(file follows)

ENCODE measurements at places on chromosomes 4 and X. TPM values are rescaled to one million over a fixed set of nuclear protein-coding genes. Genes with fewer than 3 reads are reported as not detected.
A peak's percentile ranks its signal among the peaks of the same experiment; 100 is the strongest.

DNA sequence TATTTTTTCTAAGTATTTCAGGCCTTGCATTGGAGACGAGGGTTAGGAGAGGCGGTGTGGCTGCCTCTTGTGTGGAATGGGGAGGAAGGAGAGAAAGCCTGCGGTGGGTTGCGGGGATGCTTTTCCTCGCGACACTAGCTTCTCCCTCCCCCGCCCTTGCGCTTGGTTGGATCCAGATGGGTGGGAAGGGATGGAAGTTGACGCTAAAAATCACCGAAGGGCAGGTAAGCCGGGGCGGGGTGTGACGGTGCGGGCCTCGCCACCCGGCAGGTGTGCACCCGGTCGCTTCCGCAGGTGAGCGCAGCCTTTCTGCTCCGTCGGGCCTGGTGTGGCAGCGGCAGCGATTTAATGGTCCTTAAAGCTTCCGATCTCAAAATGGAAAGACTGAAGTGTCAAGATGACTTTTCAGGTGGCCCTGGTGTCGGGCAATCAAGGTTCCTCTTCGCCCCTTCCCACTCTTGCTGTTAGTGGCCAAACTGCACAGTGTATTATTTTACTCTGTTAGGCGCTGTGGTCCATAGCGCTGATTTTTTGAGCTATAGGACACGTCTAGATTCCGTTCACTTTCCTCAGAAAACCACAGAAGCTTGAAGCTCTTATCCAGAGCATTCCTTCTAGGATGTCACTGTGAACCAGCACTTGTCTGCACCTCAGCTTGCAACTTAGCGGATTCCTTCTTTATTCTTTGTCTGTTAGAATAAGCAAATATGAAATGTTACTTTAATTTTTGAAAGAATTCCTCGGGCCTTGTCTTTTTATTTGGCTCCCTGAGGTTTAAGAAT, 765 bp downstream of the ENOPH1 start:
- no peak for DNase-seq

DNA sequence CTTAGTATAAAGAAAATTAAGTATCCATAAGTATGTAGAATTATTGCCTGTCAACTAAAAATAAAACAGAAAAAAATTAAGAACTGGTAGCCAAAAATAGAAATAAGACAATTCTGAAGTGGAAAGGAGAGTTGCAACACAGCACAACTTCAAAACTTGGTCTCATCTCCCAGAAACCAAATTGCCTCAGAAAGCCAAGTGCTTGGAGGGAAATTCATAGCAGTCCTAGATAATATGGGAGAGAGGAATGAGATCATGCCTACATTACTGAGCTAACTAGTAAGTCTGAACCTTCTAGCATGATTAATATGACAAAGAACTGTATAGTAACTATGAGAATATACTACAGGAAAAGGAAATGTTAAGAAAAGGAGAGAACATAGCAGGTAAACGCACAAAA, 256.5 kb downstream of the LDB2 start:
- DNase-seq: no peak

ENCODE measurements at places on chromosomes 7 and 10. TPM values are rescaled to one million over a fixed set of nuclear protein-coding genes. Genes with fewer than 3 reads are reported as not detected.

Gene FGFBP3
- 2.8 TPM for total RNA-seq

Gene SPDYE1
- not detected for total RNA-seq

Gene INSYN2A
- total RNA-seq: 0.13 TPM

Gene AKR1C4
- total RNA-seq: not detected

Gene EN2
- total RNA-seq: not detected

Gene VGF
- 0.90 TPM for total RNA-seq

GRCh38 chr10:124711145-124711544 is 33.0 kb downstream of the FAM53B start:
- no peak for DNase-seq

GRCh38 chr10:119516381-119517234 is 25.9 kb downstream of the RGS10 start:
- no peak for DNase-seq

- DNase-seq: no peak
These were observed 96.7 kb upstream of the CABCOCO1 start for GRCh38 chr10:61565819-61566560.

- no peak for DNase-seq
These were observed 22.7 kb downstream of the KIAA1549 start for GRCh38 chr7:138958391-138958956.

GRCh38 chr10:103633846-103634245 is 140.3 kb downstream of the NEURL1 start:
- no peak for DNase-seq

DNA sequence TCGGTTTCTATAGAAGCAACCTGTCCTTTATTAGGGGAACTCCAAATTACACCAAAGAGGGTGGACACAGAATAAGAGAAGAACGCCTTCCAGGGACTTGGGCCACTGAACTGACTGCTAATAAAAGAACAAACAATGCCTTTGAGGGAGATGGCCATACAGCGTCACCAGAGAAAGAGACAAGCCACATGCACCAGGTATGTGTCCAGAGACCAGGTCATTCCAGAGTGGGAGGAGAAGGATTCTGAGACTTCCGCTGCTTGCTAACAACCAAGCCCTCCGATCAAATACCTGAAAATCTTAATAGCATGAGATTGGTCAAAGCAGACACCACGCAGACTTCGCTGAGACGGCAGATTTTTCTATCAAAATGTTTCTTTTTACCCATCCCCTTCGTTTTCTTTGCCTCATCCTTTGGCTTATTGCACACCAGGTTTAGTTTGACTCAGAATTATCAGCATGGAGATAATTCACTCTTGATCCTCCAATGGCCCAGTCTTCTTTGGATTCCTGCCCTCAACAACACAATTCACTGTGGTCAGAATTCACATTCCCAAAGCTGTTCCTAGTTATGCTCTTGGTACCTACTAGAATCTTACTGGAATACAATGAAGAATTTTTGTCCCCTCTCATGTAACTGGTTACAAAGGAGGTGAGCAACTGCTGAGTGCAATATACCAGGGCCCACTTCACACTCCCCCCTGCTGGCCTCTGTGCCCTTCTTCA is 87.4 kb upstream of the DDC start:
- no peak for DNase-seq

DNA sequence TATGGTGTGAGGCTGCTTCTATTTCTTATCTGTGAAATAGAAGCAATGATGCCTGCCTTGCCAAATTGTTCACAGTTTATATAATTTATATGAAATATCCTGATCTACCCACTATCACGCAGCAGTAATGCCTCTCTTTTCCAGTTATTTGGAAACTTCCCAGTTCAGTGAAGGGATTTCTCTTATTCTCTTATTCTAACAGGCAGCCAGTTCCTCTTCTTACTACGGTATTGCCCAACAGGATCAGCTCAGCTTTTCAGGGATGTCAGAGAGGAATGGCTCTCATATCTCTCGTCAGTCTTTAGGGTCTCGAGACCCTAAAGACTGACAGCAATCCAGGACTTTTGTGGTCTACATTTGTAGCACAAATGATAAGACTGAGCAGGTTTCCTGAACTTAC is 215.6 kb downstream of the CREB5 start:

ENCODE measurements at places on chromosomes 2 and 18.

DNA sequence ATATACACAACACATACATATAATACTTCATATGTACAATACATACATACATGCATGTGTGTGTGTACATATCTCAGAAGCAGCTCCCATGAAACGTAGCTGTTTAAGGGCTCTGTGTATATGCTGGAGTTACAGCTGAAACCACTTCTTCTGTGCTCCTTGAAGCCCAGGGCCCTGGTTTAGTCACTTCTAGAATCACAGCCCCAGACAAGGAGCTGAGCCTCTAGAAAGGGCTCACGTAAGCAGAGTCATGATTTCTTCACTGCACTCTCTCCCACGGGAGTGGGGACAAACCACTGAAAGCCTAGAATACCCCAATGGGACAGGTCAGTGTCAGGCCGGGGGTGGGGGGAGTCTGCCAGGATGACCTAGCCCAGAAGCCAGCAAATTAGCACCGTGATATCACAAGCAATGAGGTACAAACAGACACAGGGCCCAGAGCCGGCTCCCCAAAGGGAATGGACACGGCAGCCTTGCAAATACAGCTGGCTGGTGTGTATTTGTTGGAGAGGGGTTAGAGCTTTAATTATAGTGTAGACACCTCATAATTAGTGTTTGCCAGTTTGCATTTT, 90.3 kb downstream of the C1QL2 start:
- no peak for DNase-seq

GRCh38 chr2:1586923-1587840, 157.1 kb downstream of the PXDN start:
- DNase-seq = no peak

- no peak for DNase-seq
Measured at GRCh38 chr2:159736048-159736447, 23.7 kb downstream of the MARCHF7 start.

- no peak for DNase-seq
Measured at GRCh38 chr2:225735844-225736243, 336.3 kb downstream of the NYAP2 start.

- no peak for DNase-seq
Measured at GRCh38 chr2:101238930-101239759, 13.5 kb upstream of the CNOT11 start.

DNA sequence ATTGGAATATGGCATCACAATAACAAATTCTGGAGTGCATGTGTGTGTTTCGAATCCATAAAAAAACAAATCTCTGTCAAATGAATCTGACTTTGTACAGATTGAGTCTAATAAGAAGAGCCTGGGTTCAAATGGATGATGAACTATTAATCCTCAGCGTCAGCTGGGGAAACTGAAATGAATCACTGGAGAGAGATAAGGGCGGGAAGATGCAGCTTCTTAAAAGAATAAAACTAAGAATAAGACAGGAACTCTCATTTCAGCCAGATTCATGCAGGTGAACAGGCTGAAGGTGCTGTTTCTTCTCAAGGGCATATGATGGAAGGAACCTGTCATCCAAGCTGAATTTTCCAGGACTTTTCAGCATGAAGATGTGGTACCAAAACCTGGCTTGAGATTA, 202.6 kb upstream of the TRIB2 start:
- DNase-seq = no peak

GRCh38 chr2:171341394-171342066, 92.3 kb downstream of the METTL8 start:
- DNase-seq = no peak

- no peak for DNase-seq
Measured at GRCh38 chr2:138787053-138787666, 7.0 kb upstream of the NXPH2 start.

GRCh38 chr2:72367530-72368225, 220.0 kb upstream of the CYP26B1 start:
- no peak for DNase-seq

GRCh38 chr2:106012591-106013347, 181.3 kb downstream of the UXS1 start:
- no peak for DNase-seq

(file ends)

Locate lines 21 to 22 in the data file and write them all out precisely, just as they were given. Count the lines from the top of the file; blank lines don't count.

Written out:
- no peak for DNase-seq

GRCh38 chr10:119516381-119517234 is 25.9 kb downstream of the RGS10 start: